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Seeing osteoarthritis in your future: New imaging technique may sharpen the picture

January 27, 2009 | 12:37 pm

Those creaky knees, aching hips and stiff fingers may leave little doubt that osteoarthritis has set in. But if you'd known this was coming 20 years ago, you might have worked a little harder to take the steps that would have forestalled or lessened the aches and pains of arthritis -- keep your weight in check, strengthen those surrounding muscles and baby those joints a bit more. Right?

Well, of course you would have; it's just that because no X-rays, MRIs, sonograms and any other scans could peer into your joints' future, you didn't know.

A Stanford University radiologist may strip future arthritis sufferers of the excuse that they didn't see it coming. Using a new imaging technique he developed, Dr. Garry Gold has been able to see the earliest signs of deteriorating cartilage in the joints of young athletes injured on the playing field. Gold is scanning the knees of Stanford athletes who have hurt their anterior cruciate ligament, or ACL -- an injury that puts these athletes at almost the double the risk of osteoarthritis symptoms in the affected joint a decade or two down the road.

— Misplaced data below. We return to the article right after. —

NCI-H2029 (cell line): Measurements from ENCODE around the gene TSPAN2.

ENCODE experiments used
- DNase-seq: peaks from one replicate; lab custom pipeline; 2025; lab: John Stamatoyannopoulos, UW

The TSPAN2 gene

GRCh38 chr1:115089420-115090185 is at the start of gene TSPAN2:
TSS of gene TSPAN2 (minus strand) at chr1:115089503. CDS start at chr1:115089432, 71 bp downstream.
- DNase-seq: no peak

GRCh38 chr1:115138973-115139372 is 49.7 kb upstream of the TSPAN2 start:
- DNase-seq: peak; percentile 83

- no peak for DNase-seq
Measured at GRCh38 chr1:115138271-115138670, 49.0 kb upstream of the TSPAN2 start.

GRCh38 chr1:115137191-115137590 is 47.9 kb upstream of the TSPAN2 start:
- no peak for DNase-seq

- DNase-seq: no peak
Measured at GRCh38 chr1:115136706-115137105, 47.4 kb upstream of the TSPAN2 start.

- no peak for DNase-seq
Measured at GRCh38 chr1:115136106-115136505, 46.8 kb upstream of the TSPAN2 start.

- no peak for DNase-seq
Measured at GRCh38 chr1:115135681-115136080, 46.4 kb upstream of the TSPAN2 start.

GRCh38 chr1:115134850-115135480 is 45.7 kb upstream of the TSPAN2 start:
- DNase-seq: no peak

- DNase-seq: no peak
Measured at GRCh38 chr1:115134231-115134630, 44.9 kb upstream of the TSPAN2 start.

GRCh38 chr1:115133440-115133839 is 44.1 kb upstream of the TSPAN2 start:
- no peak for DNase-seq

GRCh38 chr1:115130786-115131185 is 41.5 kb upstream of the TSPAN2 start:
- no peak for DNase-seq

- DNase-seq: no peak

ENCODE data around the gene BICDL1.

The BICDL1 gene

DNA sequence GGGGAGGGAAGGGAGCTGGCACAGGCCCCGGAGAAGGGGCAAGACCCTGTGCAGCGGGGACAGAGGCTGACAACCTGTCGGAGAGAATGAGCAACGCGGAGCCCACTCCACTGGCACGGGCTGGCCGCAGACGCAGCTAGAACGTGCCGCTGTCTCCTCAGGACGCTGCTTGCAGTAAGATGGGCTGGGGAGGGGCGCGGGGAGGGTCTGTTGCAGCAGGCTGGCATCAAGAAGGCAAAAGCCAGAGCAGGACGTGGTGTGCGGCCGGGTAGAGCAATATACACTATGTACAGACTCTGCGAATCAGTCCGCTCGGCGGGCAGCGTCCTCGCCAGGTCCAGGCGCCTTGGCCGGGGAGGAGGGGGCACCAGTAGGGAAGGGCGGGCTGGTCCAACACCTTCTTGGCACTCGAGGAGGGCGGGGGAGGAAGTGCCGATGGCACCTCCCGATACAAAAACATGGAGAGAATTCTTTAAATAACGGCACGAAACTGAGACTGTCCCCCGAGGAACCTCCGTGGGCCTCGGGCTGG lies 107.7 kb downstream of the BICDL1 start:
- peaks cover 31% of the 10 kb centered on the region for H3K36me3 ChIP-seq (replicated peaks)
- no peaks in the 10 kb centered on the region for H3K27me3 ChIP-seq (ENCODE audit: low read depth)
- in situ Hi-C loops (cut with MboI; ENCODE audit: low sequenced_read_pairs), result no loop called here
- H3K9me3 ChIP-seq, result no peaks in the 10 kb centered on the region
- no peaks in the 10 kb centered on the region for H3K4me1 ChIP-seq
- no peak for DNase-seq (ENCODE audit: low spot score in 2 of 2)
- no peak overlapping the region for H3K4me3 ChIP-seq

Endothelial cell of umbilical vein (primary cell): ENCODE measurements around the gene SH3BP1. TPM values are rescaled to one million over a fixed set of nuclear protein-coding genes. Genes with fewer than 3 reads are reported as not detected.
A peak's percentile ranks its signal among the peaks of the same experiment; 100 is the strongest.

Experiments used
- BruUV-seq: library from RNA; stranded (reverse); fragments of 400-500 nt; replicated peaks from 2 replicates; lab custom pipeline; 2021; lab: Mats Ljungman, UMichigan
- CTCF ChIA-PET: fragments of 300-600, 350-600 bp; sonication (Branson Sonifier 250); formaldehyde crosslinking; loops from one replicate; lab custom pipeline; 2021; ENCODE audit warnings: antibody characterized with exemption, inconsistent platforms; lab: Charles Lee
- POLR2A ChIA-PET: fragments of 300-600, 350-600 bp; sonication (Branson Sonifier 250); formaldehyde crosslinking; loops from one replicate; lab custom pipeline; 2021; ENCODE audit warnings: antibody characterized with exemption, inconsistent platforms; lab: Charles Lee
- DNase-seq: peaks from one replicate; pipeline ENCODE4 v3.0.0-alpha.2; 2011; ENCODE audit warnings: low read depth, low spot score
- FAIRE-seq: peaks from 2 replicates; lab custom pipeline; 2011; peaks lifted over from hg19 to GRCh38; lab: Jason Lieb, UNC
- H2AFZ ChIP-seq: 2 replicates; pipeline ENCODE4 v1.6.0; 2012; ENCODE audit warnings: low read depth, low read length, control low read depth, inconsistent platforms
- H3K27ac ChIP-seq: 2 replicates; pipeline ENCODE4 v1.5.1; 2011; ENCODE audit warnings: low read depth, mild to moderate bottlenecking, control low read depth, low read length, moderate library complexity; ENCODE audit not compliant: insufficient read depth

Gold is using sodium MRI -- a technique that's been around a long time but would have only been helpful if you were the size of a mouse -- to assess the structural integrity of the cartilage that cushions joints. Existing MRI techniques allow physicians to see the structure of cartilage at a joint. But sodium MRI, which uses a different class of magnets to develop pictures of internal structures, allows them to assess the quality of that cartilage -- sort of like hunting for "dry rot" in a wooden structure that looks just fine, he says.

In the case of the 12 Stanford athletes whose knees he has scanned, sodium MRI revealed significant losses of glycosaminoglycan, a key structural material in cartilage, in the damaged knees -- but not in undamaged ones -- within three years of the injury. That, says Gold, is likely the earliest sign of incipient arthritis -- or a marker for impending disease.

Gold's work was sponsored by the National Institutes of Health, which sees a wave of arthritis sufferers coming with the nation's aging population, and by -- surprise! -- GlaxoSmithKline, makers of the weight-loss drug Alli and proposed new drugs for rheumatoid arthritis and inflammatory pain. Gold's innovation in imaging will likely allow drug makers seeking to prevent ot treat arthritis early to test their medications for effectiveness.

-- Melissa Healy